From Swimmer To Swiver: An Interesting Transition

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From Swimmer To Swiver: An Interesting Transition

By Tara Draper, Swimming World Intern

Although classified together, the worlds of swimming and diving are vastly different. Swimming is all about power and speed, trying to out-touch your opponent by the smallest of margins to finish first. Diving is all about precision and grace, making minute changes to a hurdle or flip mid-air to improve a dive and gain an extra half-point. Swimming is also always objective, since the clock never lies and is not impacted by personal feelings. As a diver, you can dive the exact same dive in front of a different set of judges and get a completely different score.

Sparking My Interest In Diving

Since arriving at college, I have had a fascination with diving. I was nicknamed the ‘dive groupie’ because I would get to practice early to watch the divers before completing my swim workout. I grew close to the divers, learning which dives they were good at, what a good dive looked like and what kind of corrections they were often told to make. It was nice to be able to get a deeper understanding of their sport, so at competitions I was able to be a better teammate.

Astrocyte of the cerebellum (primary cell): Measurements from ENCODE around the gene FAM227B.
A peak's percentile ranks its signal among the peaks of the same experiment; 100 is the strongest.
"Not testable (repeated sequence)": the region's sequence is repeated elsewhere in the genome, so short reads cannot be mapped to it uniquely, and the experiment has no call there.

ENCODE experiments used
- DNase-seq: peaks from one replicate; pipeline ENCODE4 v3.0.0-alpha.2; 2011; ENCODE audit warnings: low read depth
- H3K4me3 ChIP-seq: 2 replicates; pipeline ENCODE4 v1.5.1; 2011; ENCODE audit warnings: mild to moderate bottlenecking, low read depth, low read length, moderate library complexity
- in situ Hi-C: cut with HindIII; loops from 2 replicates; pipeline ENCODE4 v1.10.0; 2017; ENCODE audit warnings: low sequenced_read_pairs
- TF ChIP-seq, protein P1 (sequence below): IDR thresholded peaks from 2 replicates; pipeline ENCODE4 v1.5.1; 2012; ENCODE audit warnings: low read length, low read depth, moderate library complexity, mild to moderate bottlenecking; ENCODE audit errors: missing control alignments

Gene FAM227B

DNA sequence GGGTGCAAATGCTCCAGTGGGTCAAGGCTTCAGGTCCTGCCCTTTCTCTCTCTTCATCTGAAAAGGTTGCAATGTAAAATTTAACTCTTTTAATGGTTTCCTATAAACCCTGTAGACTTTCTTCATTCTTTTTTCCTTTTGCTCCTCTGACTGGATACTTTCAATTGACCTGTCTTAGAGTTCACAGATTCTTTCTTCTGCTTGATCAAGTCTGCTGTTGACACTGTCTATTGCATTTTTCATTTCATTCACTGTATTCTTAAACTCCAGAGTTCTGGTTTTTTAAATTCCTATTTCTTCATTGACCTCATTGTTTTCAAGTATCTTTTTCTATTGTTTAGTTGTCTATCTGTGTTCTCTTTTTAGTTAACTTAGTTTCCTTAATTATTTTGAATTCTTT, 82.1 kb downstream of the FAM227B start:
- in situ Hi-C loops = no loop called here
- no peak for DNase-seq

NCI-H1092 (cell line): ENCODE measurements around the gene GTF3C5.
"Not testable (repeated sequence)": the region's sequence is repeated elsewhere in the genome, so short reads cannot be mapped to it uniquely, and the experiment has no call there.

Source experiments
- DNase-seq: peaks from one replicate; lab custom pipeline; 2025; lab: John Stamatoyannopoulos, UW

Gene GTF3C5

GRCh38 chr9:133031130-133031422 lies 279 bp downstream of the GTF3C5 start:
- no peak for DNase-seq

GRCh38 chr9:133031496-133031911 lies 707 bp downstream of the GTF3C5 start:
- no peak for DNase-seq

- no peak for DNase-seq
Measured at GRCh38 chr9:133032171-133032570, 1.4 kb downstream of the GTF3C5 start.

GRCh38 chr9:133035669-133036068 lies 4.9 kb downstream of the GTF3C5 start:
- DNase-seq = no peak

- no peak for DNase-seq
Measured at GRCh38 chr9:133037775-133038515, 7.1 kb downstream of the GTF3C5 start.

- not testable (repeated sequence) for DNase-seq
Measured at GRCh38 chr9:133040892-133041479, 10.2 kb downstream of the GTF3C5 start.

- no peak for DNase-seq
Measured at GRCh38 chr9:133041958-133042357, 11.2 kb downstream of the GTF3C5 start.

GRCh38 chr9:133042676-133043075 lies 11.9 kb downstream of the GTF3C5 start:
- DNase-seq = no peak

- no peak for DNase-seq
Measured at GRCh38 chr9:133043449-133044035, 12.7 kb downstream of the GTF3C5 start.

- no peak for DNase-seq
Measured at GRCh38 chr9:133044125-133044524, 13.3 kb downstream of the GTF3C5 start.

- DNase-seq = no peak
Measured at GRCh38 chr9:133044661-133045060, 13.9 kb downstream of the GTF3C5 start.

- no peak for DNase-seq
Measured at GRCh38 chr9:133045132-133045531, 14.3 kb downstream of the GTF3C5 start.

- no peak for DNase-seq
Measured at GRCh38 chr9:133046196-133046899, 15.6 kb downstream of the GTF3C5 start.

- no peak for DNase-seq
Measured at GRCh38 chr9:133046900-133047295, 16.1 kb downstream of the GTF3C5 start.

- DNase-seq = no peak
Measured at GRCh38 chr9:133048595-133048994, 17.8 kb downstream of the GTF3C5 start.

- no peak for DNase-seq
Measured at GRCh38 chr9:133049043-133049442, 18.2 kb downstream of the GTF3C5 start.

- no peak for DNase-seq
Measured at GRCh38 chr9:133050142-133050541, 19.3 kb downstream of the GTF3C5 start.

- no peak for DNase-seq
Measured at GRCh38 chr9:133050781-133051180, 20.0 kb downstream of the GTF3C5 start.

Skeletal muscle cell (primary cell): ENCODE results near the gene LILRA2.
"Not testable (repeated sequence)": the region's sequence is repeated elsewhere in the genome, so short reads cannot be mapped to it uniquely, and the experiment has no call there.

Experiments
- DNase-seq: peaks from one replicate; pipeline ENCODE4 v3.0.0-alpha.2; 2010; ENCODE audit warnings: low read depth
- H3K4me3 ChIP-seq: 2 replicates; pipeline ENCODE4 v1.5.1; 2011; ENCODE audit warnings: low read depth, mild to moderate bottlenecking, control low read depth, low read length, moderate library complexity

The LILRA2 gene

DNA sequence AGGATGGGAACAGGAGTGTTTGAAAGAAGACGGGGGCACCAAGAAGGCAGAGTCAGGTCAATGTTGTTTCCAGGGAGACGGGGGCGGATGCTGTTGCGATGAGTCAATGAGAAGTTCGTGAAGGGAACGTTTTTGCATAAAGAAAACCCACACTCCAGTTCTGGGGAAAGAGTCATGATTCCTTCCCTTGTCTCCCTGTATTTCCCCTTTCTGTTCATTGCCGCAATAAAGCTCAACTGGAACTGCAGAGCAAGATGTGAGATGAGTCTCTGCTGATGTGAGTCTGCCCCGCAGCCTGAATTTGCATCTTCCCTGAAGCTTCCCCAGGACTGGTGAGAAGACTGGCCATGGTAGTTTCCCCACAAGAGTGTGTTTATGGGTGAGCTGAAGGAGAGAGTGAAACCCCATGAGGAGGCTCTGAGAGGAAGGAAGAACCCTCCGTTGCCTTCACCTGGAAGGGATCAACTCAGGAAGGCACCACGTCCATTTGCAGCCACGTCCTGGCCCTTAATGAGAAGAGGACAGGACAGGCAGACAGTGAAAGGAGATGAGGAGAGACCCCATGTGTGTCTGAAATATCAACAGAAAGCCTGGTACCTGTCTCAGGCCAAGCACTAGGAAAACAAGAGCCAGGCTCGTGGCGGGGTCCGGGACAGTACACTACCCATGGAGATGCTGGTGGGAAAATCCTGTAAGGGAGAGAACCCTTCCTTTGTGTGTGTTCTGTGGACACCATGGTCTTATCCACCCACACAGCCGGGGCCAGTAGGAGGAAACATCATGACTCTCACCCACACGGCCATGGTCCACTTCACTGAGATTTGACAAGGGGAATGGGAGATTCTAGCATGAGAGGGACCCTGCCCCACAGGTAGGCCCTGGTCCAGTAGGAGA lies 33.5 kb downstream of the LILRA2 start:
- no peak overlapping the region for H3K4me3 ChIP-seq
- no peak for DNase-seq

The first thing I learned when I became interested in diving was the numbering system. To be able to classify dives, each dive has a number code based on the direction you are spinning, the number of half rotations, the number of half twists, and your body position as you spin. Additionally, each dive has a degree of difficulty, which rewards divers with more points for harder dives. The judges’ scores are then multiplied by the DD to get the final score of the dive. For those that don’t know how the numbering system works, here is a quick run-down from USA Diving that explains it. I used to have fun at meets trying to say the full name of the dive before the announcer, so I could practice my skills.

Starting My Own Diving Journey